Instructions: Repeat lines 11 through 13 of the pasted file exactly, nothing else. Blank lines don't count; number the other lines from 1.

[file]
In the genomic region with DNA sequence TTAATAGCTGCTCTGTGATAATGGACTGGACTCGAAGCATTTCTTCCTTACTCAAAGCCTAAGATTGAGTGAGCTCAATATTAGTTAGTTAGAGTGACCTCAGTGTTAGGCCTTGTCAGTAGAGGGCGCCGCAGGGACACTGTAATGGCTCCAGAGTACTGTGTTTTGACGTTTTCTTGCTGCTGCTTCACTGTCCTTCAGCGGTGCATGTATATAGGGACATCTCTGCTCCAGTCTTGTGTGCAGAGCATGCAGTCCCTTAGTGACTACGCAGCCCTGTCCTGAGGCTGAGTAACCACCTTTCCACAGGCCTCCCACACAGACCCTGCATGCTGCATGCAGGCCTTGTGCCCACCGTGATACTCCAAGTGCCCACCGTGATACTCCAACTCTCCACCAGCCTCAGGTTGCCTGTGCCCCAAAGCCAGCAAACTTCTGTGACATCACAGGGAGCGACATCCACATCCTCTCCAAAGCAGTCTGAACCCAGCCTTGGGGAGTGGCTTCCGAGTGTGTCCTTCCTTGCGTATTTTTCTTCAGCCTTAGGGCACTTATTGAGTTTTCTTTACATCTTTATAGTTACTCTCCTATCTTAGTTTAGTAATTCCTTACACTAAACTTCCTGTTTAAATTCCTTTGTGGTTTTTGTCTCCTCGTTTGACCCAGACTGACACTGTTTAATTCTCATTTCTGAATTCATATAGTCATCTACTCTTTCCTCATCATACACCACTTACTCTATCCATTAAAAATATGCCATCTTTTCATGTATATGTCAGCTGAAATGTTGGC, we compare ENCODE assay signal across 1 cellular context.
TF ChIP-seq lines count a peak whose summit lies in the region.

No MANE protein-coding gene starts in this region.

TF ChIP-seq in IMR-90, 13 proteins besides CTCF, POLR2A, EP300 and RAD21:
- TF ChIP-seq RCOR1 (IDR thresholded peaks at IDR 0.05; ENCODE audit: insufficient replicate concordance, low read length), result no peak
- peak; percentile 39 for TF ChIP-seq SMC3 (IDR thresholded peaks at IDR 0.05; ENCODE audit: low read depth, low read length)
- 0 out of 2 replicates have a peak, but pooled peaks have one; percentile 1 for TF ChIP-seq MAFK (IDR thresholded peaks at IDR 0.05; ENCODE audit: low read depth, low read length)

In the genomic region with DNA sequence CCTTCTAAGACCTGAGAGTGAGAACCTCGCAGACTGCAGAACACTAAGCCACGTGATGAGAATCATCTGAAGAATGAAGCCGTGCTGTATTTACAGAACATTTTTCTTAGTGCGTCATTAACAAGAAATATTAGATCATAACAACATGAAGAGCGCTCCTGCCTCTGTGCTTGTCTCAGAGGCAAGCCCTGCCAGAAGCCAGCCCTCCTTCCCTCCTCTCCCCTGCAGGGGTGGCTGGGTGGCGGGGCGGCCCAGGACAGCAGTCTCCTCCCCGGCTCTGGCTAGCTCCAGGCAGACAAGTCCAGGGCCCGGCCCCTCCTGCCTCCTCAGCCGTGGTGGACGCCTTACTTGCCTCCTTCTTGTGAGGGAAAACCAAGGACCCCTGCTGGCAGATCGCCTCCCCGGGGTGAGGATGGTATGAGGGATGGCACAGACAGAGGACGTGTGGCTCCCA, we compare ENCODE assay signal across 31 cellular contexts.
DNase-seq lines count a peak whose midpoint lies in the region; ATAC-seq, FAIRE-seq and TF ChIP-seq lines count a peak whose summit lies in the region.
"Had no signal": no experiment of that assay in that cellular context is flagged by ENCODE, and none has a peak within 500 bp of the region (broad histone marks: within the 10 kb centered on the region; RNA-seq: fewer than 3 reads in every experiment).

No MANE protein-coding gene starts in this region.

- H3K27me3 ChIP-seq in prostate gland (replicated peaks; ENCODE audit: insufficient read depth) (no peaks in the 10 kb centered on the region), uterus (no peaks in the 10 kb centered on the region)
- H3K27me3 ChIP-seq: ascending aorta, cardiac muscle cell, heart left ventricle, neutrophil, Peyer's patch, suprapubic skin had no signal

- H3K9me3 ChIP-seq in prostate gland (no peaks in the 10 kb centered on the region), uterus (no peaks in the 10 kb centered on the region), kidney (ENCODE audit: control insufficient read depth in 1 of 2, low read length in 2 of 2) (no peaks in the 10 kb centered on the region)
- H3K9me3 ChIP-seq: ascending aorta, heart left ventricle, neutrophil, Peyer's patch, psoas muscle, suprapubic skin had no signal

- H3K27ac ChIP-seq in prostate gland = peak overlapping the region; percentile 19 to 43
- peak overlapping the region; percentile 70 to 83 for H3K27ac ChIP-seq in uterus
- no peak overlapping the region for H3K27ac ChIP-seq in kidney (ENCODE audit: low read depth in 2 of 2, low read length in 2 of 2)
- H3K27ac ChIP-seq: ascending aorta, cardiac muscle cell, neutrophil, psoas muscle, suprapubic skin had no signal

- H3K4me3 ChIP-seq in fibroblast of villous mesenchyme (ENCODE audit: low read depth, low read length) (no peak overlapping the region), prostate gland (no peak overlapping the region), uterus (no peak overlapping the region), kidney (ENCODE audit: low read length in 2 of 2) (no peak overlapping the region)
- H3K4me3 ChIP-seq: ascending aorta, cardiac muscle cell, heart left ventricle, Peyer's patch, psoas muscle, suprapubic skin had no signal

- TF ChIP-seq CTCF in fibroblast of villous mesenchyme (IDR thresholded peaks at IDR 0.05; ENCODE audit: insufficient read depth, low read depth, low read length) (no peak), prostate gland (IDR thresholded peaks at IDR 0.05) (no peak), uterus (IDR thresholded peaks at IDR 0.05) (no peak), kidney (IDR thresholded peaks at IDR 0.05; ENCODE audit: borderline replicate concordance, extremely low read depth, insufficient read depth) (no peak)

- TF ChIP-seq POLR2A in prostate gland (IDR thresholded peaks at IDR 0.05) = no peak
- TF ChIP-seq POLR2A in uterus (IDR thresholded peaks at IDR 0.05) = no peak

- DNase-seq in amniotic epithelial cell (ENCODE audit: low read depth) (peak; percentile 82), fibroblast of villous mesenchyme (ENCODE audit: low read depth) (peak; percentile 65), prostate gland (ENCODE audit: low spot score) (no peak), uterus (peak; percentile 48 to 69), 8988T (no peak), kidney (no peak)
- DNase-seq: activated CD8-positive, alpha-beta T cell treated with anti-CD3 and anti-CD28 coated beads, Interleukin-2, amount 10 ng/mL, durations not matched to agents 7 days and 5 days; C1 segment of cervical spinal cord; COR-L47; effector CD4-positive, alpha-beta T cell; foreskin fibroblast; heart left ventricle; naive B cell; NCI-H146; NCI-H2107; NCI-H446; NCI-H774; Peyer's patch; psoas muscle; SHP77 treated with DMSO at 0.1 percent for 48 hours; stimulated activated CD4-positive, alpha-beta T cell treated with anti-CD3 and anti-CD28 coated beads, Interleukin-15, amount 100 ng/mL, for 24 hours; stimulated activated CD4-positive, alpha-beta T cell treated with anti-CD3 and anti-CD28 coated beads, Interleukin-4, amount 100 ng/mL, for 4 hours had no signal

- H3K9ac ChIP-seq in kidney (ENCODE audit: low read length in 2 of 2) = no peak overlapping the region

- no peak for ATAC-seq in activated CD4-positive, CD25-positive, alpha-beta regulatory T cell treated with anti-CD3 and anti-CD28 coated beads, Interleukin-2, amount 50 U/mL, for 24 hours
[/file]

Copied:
No MANE protein-coding gene starts in this region.

- H3K27me3 ChIP-seq in prostate gland (replicated peaks; ENCODE audit: insufficient read depth) (no peaks in the 10 kb centered on the region), uterus (no peaks in the 10 kb centered on the region)
- H3K27me3 ChIP-seq: ascending aorta, cardiac muscle cell, heart left ventricle, neutrophil, Peyer's patch, suprapubic skin had no signal